Março de 2024 – Vol. 29 – Nº 3

Silvana Galderisi World Psychiatry 23:1 – February 2024

The first conceptualization of mental health can be traced back to 1948, when J.C. Flugel, Chairman of the First International Congress of Mental Health, proposed to define it as “a condition which permits the optimal development, physical, intellectual and emotional, of the individual, so far as this is compatible with that of other individuals”.

In 1950, at the second session of the Expert Committee on Mental Health of the World Health Organization (WHO), mental health was defined as “a condition subject to fluctuations due to biological and social factors, which enables the individual to achieve a satisfactory synthesis of his own potentially conflicting, instinctive drives; to form and maintain harmonious relations with others; and to participate in constructive changes in his social and physical environment”.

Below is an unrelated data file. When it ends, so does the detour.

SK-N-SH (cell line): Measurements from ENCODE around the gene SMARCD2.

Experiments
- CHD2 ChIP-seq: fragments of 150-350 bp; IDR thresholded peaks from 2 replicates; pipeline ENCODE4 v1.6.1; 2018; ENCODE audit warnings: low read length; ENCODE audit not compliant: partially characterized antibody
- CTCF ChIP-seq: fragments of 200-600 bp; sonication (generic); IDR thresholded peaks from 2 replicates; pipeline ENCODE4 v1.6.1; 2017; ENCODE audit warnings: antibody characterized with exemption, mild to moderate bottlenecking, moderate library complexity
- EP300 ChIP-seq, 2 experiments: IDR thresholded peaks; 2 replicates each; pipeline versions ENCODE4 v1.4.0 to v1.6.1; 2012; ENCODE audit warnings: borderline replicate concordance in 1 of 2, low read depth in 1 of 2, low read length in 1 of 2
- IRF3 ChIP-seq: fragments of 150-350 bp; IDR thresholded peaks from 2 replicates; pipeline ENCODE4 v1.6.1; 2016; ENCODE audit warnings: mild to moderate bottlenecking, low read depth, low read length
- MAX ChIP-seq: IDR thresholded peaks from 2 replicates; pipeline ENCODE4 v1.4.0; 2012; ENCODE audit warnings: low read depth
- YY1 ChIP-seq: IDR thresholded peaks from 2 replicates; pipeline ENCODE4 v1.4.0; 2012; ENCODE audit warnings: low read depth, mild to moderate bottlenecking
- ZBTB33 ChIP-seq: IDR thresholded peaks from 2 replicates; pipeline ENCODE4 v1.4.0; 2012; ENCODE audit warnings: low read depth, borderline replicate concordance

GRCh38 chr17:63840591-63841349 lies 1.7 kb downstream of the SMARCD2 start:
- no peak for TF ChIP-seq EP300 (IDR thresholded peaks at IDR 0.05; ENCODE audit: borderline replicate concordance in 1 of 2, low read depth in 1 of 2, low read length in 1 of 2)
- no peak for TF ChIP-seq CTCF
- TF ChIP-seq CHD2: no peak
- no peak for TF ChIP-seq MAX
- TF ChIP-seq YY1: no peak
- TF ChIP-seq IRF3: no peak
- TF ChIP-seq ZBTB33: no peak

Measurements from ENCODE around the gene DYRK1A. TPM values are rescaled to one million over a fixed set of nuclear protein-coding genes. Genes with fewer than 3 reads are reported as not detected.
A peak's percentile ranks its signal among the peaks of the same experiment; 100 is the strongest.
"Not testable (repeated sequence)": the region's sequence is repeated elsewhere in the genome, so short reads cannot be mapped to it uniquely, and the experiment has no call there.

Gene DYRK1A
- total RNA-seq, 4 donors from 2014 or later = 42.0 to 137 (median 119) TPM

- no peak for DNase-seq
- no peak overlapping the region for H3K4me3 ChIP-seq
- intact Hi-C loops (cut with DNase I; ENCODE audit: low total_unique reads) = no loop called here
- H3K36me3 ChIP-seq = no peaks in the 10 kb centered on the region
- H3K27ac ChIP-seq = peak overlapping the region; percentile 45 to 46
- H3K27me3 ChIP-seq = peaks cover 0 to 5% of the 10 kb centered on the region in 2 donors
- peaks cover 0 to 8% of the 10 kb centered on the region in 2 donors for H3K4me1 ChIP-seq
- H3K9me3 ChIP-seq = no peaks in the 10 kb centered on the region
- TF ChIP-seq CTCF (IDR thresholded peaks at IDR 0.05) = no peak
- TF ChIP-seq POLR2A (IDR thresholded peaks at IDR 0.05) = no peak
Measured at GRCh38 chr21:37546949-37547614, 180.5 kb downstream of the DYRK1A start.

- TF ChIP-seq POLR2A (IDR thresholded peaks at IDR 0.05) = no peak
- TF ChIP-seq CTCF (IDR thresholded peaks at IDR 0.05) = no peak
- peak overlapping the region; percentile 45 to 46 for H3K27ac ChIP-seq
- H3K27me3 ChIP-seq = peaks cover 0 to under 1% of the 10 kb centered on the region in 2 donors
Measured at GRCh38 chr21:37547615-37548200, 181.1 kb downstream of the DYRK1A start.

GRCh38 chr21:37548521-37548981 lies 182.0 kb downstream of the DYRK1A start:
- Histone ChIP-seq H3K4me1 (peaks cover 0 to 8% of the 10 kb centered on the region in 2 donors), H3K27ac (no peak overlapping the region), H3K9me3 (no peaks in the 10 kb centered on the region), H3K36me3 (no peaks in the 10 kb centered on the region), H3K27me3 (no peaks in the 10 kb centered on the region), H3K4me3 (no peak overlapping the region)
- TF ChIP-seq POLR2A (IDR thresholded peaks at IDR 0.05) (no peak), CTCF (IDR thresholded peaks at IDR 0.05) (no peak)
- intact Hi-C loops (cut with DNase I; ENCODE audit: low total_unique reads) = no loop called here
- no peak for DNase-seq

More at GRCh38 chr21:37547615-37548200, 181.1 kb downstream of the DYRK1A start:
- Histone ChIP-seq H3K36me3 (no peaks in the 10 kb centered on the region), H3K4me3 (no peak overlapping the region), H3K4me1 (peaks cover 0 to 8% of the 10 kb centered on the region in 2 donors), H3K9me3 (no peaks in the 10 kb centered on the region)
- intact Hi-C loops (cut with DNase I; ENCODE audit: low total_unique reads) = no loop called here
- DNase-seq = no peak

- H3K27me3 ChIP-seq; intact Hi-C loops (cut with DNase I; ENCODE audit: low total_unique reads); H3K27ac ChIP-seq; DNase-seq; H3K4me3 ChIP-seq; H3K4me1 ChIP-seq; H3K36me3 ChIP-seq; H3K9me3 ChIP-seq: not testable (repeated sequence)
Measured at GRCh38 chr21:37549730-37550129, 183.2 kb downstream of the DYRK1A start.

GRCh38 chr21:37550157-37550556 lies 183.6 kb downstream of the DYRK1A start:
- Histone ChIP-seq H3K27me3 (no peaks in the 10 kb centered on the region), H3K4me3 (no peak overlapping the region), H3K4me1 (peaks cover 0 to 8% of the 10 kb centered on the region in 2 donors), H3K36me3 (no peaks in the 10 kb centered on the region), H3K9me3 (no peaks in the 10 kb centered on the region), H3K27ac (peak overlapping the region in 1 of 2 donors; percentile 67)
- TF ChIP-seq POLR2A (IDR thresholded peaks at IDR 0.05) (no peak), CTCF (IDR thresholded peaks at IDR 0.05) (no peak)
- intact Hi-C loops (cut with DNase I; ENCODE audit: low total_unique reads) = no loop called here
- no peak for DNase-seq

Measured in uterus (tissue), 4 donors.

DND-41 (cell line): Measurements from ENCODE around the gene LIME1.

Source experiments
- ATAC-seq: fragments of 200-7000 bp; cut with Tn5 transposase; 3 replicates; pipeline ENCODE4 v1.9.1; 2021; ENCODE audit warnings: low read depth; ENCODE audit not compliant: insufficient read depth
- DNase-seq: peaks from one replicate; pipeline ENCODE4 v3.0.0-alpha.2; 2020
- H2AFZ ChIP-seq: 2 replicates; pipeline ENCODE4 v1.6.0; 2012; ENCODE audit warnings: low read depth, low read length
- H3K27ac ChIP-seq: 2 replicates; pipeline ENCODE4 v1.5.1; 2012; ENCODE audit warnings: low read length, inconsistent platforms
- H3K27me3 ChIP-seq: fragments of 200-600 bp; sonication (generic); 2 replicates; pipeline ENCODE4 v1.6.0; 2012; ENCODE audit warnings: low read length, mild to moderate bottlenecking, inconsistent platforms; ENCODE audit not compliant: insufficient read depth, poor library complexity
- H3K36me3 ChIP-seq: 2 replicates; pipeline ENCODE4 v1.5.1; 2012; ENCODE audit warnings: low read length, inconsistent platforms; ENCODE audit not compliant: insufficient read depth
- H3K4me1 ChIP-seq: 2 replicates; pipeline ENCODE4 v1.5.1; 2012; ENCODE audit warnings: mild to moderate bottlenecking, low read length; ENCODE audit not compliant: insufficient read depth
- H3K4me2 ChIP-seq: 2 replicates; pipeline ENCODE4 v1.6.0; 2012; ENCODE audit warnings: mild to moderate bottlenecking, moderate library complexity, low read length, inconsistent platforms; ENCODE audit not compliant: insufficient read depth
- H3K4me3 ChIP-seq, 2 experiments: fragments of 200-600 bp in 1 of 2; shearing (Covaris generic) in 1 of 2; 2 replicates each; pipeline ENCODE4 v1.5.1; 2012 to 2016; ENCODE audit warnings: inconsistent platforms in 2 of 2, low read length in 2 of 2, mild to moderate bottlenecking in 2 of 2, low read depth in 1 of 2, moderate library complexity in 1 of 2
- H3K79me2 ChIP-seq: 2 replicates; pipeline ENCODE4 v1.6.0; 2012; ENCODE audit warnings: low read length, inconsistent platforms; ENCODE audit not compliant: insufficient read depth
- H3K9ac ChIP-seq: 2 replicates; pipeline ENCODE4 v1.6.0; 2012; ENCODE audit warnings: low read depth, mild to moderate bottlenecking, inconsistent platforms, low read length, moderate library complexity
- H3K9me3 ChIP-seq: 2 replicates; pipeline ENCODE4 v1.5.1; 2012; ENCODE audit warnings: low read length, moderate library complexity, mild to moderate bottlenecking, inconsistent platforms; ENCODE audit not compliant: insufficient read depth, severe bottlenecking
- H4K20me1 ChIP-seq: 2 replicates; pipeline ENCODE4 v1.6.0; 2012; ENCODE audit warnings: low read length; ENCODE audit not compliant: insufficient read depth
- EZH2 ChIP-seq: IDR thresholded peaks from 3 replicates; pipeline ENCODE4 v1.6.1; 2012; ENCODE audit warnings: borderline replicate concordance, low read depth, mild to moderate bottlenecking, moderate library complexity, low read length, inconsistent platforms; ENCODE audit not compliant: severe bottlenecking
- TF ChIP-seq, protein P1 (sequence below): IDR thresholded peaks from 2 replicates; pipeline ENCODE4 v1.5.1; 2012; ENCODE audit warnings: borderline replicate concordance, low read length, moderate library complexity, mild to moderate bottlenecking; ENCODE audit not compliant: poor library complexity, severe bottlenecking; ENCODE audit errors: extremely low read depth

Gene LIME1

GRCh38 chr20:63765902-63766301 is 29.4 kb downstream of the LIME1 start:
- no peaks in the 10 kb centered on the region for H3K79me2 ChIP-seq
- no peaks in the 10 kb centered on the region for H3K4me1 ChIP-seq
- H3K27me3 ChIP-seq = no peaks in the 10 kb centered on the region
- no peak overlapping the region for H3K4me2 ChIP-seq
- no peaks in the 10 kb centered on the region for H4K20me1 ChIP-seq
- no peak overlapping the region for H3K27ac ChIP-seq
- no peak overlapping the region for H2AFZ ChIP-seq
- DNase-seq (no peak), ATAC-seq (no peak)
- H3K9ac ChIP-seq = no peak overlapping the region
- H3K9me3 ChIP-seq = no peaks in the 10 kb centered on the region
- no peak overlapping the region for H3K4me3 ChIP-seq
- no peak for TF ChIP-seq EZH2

Neither definition included the concept of well-being (and neither was very influential). In 2004, the WHO provided a definition of mental health as “a state of well-being in which the individual realizes his or her own abilities, can cope with the normal stresses of life, can work productively and fruitfully, and is able to make a contribution to his or her community”

1. This definition has been highly influential, and several subsequent definitions of mental health have been organized within the same framework, in which a key role is assigned to the person’s well-being (the “hedonic” perspective) and his/her self-actualization (the “eudaimonic” perspective). According to the American Psychological Association, for instance, mental health is “a state of mind characterized by emotional well-being, good behavioral adjustment, relative freedom from anxiety and disabling symptoms, and a capacity to establish constructive relationships and cope with the ordinary demands and stresses of life”